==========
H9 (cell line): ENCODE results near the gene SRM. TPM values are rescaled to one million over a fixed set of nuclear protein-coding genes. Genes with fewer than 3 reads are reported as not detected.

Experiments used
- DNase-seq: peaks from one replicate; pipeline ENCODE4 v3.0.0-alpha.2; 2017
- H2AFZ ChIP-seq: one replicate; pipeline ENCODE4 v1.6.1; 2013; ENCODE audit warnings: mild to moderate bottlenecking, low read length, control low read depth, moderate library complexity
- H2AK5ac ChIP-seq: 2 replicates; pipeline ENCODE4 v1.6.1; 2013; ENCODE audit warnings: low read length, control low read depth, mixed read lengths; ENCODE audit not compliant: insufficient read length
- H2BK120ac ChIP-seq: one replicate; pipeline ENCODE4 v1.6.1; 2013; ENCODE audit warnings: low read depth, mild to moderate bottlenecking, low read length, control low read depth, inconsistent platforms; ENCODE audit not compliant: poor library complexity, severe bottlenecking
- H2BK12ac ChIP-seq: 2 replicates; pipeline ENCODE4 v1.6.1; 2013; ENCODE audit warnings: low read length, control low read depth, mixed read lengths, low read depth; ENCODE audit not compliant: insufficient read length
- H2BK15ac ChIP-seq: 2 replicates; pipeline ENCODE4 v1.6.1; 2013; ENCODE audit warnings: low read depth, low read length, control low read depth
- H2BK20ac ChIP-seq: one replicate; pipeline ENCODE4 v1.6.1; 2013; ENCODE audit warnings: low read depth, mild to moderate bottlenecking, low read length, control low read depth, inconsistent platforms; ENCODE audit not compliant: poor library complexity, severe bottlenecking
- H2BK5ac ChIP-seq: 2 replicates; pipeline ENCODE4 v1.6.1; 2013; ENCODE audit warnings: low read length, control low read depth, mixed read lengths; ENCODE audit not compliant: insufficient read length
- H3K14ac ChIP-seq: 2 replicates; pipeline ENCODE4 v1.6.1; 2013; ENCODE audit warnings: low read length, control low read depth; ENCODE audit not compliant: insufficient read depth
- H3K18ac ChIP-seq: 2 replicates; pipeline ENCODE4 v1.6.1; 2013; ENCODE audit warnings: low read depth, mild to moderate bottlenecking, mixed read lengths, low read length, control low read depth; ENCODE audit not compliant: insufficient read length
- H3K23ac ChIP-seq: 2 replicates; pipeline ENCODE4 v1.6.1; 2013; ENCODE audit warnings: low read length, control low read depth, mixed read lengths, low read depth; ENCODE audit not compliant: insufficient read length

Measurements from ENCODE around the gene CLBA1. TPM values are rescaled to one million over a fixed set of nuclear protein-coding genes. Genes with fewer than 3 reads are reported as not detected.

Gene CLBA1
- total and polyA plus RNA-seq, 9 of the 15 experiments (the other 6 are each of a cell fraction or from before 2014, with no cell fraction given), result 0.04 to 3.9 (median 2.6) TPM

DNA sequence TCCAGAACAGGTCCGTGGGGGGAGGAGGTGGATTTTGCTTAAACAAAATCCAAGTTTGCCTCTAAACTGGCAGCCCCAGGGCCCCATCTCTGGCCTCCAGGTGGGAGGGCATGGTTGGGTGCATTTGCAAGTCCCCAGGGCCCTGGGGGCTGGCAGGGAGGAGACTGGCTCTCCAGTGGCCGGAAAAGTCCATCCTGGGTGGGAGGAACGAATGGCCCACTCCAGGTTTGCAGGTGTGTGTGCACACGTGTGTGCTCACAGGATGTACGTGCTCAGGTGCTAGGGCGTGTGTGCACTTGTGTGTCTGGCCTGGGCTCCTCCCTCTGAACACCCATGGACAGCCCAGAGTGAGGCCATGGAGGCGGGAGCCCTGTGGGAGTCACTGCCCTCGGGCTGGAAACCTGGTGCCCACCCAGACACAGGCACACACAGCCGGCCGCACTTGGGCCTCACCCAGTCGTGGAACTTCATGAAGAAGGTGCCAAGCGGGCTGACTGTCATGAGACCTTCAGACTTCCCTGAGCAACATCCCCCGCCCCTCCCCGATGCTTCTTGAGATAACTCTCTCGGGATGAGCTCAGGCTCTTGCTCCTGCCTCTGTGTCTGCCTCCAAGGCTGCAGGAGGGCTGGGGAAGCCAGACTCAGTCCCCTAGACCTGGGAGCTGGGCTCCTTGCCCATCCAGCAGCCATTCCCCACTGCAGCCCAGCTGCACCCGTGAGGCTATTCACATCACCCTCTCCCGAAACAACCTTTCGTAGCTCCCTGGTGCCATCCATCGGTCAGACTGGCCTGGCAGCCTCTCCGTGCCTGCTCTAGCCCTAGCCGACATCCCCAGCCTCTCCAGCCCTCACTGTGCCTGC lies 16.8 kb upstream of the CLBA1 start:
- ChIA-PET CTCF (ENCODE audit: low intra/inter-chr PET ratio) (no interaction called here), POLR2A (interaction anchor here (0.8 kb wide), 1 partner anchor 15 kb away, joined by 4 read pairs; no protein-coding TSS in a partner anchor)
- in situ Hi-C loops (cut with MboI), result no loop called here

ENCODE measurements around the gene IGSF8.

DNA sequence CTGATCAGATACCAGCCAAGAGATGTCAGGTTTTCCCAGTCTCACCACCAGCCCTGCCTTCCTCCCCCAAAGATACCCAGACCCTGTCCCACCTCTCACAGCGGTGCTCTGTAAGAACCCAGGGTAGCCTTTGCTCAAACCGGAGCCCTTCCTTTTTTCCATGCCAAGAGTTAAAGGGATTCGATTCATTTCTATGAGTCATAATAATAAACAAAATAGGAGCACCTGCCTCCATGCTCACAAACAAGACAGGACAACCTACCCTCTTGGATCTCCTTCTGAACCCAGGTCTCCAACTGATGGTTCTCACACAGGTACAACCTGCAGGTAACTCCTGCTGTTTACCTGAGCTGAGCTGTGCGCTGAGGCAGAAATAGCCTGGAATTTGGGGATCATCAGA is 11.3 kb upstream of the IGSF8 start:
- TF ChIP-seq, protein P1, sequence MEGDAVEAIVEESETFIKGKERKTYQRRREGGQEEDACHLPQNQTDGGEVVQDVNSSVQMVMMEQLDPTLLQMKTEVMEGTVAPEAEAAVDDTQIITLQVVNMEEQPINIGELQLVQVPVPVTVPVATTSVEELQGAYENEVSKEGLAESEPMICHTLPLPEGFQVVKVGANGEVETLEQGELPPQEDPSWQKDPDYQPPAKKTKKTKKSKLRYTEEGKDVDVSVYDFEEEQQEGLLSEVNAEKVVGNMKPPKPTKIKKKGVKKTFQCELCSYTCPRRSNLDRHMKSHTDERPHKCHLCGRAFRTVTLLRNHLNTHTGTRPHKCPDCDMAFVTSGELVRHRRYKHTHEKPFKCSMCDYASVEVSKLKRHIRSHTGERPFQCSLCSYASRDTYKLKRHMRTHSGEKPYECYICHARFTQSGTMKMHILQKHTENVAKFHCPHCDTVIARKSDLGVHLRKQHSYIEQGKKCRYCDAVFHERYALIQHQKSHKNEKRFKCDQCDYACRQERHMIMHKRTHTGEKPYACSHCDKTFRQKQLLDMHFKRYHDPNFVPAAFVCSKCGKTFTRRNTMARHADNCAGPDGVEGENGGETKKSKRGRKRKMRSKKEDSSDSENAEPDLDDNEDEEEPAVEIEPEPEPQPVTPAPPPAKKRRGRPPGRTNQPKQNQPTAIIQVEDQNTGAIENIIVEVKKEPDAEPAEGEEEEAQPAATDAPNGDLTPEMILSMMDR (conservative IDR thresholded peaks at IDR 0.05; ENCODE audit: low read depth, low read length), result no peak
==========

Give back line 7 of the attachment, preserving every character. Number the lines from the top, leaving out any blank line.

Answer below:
- H2BK12ac ChIP-seq: 2 replicates; pipeline ENCODE4 v1.6.1; 2013; ENCODE audit warnings: low read length, control low read depth, mixed read lengths, low read depth; ENCODE audit not compliant: insufficient read length